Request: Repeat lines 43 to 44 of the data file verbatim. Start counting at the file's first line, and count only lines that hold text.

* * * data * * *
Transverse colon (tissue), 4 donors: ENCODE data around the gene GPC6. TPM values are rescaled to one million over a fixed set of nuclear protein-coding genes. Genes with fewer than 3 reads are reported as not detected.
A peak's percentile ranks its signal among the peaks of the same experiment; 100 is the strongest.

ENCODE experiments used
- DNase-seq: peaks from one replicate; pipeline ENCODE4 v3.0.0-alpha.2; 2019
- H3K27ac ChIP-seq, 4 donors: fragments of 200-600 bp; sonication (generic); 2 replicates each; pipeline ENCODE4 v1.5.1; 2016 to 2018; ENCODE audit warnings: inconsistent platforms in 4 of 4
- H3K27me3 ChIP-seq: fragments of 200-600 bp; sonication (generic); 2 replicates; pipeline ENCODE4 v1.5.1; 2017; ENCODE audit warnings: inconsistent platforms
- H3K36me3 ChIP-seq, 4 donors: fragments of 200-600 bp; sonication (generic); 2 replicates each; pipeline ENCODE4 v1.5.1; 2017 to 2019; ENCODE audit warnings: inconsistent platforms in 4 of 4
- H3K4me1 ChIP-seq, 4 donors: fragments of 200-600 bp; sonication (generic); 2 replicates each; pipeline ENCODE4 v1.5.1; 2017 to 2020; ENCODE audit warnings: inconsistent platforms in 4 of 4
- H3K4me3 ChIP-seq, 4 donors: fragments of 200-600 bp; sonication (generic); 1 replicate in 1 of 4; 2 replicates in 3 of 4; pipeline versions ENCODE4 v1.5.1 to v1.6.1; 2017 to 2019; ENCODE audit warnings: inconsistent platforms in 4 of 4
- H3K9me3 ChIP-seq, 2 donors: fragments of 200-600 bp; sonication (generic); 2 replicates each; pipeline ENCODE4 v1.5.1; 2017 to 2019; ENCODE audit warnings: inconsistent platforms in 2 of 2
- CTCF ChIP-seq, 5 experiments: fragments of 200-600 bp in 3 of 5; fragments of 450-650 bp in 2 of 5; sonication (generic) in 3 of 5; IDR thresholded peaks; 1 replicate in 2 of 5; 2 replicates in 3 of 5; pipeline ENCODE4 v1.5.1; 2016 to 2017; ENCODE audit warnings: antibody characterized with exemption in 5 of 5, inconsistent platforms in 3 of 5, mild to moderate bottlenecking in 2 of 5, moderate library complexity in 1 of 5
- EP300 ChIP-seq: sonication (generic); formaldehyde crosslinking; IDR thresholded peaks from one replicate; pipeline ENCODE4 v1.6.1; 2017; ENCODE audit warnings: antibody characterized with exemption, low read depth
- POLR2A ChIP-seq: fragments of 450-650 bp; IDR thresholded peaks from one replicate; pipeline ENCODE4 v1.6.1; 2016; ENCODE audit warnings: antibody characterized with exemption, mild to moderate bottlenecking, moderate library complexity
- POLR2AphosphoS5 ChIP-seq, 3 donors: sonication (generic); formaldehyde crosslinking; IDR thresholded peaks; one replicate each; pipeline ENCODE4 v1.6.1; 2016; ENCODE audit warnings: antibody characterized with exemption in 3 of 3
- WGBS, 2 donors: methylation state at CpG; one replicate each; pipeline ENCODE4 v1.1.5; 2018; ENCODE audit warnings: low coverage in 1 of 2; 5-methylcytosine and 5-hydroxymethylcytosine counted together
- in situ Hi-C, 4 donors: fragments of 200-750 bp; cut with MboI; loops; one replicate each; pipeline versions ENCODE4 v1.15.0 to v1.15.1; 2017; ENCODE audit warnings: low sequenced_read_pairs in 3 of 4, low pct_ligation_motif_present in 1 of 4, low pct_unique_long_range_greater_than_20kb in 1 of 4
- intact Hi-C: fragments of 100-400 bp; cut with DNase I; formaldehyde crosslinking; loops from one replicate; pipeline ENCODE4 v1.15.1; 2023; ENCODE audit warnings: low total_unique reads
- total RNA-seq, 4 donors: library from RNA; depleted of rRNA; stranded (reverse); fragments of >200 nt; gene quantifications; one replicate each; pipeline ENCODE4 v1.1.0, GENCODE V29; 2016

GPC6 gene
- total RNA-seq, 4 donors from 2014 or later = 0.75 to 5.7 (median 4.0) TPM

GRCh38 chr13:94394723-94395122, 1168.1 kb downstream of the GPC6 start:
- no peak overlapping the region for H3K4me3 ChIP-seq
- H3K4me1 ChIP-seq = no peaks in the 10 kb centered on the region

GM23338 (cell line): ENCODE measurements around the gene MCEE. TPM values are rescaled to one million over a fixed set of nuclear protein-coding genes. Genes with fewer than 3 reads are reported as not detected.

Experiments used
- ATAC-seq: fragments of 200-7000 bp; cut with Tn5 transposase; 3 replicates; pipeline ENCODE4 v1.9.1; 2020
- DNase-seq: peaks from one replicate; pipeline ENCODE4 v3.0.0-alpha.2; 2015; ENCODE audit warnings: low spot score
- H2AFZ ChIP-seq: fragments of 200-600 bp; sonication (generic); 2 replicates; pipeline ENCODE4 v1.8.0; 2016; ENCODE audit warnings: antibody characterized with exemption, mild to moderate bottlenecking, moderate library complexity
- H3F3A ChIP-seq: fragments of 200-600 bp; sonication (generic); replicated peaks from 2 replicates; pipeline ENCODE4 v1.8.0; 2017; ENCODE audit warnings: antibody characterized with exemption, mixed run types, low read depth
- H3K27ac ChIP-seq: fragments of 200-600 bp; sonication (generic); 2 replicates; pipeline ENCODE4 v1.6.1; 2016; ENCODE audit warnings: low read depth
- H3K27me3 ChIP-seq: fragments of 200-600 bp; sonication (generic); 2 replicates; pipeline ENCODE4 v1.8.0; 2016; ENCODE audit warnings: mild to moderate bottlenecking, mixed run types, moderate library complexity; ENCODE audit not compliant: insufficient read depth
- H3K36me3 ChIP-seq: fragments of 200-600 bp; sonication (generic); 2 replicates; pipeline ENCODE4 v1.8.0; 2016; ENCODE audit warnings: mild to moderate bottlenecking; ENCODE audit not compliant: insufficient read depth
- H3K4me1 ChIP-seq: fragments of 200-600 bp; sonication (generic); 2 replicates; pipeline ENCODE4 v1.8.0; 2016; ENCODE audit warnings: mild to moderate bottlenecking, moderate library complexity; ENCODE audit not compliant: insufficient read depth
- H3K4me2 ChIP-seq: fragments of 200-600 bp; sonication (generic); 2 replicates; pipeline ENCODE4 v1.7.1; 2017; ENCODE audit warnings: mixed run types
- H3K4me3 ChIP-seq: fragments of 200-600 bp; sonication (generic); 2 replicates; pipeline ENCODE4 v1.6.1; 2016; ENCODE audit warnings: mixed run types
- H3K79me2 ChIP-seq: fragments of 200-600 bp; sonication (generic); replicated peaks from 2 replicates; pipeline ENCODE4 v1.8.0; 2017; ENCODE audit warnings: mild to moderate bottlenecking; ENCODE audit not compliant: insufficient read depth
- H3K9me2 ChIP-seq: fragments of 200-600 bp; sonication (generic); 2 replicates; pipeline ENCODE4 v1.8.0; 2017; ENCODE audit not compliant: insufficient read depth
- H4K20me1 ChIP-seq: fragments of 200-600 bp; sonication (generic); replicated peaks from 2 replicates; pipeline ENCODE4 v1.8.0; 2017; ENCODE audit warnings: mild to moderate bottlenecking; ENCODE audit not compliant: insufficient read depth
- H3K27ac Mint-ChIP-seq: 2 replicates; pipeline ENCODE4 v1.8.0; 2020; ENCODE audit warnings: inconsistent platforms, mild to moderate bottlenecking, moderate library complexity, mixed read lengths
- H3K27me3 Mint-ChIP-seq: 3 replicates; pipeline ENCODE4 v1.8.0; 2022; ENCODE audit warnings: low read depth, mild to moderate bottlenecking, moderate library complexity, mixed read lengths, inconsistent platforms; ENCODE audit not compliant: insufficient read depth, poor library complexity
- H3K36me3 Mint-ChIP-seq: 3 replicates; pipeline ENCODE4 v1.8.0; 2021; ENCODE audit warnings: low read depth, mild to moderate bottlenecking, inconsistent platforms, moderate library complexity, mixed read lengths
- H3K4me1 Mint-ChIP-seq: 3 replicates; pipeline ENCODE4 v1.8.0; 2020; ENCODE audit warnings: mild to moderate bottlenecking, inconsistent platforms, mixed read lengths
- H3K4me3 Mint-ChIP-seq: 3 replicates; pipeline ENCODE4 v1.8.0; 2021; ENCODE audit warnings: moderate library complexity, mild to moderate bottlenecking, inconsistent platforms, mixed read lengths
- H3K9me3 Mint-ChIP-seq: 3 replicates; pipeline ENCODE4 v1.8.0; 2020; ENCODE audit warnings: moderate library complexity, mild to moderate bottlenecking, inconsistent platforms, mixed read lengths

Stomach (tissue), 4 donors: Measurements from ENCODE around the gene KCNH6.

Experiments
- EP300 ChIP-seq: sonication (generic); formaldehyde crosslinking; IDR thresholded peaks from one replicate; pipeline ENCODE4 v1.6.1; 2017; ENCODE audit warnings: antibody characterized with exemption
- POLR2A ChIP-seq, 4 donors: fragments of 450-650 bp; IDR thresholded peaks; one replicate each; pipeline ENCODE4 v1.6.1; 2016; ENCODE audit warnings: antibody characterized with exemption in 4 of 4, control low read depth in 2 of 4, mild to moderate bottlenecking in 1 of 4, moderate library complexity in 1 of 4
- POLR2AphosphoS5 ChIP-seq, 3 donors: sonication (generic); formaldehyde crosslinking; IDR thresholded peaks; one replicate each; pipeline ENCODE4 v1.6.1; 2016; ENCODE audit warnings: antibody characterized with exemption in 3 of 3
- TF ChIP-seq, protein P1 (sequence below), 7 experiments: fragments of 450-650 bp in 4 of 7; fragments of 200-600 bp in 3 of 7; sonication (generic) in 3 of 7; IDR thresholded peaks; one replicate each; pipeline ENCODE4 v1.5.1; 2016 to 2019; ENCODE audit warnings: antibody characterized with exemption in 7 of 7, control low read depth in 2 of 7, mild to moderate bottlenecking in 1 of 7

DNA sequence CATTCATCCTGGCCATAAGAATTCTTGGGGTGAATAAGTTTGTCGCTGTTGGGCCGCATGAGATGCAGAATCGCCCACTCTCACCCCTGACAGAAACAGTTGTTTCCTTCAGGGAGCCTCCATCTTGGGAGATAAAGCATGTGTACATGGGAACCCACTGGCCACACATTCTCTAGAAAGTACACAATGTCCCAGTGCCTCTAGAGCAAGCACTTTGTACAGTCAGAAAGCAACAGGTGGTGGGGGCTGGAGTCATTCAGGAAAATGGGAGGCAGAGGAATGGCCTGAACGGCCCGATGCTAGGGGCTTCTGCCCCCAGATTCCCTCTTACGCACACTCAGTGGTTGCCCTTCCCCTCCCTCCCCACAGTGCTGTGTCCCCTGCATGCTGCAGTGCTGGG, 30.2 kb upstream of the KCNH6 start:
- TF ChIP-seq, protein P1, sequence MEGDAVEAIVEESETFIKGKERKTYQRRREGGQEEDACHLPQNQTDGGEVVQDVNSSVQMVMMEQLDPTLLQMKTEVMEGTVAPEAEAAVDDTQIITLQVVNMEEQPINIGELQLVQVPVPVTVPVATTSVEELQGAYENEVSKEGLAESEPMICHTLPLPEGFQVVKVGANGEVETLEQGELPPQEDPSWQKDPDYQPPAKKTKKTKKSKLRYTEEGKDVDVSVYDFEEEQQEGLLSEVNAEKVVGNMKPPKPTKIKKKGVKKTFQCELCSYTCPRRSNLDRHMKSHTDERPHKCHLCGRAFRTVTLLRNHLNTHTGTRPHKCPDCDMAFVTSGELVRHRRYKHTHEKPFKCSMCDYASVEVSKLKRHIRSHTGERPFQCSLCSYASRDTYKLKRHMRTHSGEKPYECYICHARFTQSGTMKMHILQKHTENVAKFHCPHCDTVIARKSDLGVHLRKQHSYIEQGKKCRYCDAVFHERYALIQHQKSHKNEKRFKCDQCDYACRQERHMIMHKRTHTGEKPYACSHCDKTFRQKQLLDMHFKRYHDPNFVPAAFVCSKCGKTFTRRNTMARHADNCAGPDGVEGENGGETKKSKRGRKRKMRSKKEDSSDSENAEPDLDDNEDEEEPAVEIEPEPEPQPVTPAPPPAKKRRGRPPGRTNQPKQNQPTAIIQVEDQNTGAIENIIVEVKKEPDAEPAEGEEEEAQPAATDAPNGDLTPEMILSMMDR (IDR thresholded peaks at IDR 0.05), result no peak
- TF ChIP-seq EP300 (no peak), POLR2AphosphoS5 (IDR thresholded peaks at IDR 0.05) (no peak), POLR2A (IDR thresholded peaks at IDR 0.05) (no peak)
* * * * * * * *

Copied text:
- H3K4me3 Mint-ChIP-seq: 3 replicates; pipeline ENCODE4 v1.8.0; 2021; ENCODE audit warnings: moderate library complexity, mild to moderate bottlenecking, inconsistent platforms, mixed read lengths
- H3K9me3 Mint-ChIP-seq: 3 replicates; pipeline ENCODE4 v1.8.0; 2020; ENCODE audit warnings: moderate library complexity, mild to moderate bottlenecking, inconsistent platforms, mixed read lengths